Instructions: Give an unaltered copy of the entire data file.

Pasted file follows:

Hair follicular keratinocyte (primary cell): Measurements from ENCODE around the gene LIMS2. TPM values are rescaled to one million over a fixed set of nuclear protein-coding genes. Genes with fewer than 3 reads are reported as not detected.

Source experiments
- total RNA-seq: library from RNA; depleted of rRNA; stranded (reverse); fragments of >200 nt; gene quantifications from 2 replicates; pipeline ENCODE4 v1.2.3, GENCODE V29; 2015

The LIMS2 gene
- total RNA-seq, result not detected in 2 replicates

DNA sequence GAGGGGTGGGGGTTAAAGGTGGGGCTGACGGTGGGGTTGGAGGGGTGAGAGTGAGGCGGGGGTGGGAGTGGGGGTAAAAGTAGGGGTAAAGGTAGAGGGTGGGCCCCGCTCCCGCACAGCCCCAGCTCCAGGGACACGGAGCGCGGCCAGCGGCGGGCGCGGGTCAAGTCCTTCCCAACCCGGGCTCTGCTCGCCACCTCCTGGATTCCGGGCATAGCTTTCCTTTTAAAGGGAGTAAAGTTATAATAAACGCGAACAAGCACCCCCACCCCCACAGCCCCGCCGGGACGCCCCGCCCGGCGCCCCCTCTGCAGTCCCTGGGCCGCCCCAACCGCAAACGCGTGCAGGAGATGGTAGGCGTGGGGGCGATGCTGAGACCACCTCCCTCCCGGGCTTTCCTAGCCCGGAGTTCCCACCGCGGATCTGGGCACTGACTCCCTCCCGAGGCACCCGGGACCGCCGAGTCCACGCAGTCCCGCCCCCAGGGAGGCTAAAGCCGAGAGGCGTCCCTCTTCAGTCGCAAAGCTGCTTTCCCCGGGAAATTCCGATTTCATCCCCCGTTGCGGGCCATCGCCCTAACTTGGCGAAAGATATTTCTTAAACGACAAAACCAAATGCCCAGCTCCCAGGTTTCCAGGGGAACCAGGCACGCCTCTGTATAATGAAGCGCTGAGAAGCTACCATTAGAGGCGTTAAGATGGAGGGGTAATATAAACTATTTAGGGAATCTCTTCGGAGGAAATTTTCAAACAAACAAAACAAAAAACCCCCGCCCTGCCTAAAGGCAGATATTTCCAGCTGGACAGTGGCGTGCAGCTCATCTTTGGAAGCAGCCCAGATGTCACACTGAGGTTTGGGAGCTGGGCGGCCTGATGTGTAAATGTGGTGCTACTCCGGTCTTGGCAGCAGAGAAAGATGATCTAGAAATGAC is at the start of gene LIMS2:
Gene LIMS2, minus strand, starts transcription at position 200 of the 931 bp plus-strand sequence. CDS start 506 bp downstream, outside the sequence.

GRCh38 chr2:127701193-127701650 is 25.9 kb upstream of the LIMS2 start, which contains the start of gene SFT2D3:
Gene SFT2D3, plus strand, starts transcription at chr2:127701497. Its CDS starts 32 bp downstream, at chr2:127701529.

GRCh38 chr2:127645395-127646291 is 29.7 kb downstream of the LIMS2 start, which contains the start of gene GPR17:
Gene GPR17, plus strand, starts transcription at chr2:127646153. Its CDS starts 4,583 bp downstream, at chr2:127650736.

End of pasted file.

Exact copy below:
Hair follicular keratinocyte (primary cell): Measurements from ENCODE around the gene LIMS2. TPM values are rescaled to one million over a fixed set of nuclear protein-coding genes. Genes with fewer than 3 reads are reported as not detected.

Source experiments
- total RNA-seq: library from RNA; depleted of rRNA; stranded (reverse); fragments of >200 nt; gene quantifications from 2 replicates; pipeline ENCODE4 v1.2.3, GENCODE V29; 2015

The LIMS2 gene
- total RNA-seq, result not detected in 2 replicates

DNA sequence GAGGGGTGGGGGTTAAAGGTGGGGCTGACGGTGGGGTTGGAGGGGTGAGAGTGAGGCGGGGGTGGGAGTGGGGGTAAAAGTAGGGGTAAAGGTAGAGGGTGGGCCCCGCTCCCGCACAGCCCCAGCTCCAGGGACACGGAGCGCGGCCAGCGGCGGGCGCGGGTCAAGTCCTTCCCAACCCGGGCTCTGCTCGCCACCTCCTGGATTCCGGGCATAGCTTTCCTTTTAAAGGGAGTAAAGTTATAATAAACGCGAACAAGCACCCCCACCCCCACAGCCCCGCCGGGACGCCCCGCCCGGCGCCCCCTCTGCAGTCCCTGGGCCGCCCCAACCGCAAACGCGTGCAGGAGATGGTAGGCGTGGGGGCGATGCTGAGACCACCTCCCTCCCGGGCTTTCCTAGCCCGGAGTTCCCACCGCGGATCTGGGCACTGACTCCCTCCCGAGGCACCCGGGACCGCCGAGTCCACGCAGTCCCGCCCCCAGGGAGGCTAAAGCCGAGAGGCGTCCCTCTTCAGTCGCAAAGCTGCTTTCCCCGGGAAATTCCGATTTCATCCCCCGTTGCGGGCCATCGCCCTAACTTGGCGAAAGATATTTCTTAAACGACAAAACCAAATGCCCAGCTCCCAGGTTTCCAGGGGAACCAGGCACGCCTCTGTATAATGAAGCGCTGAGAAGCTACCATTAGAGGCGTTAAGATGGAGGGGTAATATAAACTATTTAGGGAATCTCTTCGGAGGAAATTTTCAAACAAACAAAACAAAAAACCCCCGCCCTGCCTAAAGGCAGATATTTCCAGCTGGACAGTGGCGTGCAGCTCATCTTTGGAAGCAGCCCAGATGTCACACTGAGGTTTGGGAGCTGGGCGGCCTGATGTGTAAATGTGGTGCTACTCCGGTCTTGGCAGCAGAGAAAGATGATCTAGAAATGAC is at the start of gene LIMS2:
Gene LIMS2, minus strand, starts transcription at position 200 of the 931 bp plus-strand sequence. CDS start 506 bp downstream, outside the sequence.

GRCh38 chr2:127701193-127701650 is 25.9 kb upstream of the LIMS2 start, which contains the start of gene SFT2D3:
Gene SFT2D3, plus strand, starts transcription at chr2:127701497. Its CDS starts 32 bp downstream, at chr2:127701529.

GRCh38 chr2:127645395-127646291 is 29.7 kb downstream of the LIMS2 start, which contains the start of gene GPR17:
Gene GPR17, plus strand, starts transcription at chr2:127646153. Its CDS starts 4,583 bp downstream, at chr2:127650736.